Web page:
University of Paris strike of 1229

University Of Paris Strike Of 1229

University of Paris strike of 1229

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In 1229, a student riot at the University of Paris resulted in the deaths of a number of students, and the ensuing "dispersion" or student strike in protest lasted more than two years and led to a number of reforms of the medieval university. The event demonstrates the "town and gown" power struggles between Church, secular leaders and the emerging student class, as well as a lessening of local Church authority over the university, which was placed squarely under direct papal patronage, part of the program to centralize Church structure that had intensified under Innocent III.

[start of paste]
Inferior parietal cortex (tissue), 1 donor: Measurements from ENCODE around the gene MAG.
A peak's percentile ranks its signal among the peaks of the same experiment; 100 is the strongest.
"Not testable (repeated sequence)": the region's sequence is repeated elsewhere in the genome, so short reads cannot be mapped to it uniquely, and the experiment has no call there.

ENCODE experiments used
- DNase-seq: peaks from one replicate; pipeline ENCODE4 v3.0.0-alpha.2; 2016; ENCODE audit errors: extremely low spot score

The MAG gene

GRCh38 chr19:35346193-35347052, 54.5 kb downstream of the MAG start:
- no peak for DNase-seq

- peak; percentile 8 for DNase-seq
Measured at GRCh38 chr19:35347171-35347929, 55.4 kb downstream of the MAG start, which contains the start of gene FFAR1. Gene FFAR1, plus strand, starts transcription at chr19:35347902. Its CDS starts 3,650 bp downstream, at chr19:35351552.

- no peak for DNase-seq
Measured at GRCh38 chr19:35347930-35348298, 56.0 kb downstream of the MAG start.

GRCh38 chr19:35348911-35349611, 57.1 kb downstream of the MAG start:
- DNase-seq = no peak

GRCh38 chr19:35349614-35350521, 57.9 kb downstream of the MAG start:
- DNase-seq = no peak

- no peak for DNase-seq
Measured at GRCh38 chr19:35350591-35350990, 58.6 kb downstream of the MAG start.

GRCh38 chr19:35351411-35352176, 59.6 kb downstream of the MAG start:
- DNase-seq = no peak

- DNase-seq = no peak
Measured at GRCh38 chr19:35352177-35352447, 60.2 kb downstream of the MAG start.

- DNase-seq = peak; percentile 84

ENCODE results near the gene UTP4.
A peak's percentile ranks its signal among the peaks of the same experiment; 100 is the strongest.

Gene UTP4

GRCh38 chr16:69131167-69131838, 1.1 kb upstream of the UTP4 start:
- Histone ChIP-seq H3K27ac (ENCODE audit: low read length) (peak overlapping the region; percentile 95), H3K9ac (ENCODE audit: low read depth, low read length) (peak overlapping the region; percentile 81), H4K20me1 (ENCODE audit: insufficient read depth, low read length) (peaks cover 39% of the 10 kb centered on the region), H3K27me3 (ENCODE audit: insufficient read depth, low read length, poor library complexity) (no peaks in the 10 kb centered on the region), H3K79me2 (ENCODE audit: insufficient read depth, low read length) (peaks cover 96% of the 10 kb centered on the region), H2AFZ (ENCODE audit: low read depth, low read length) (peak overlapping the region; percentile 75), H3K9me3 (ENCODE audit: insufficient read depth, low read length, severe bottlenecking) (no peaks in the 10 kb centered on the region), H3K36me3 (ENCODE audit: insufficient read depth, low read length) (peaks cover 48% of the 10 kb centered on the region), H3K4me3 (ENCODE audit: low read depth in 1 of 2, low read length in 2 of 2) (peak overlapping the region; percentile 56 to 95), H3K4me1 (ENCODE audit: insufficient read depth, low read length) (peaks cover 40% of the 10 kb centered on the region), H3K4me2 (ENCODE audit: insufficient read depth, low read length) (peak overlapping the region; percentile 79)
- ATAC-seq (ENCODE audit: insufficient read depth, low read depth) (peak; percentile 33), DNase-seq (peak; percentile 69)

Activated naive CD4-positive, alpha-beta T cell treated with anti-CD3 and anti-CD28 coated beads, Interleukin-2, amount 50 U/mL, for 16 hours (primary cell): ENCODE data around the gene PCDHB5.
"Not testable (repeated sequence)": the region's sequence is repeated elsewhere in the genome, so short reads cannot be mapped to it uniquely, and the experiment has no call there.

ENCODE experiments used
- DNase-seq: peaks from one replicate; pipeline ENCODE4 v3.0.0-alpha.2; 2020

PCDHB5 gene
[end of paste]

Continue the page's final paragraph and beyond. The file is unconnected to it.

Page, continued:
The University of Paris was one of the first universities in Europe and considered the most prestigious because of its focus on the "Queen" of science, theology. It was founded in the mid 12th century and received its official charter from the Church in 1200. It was run by the Church and students were considered part of the church and thus wore robes and shaved the tops of their heads in tonsure, to signify they were under the protection of the church. Students operated according to the rules and laws of the Church and were not subject to the king's laws or courts. This presented ongoing problems of students abusing the laws of the city, which had no direct recourse for justice and had to appeal to Church courts. Students were often very young,...
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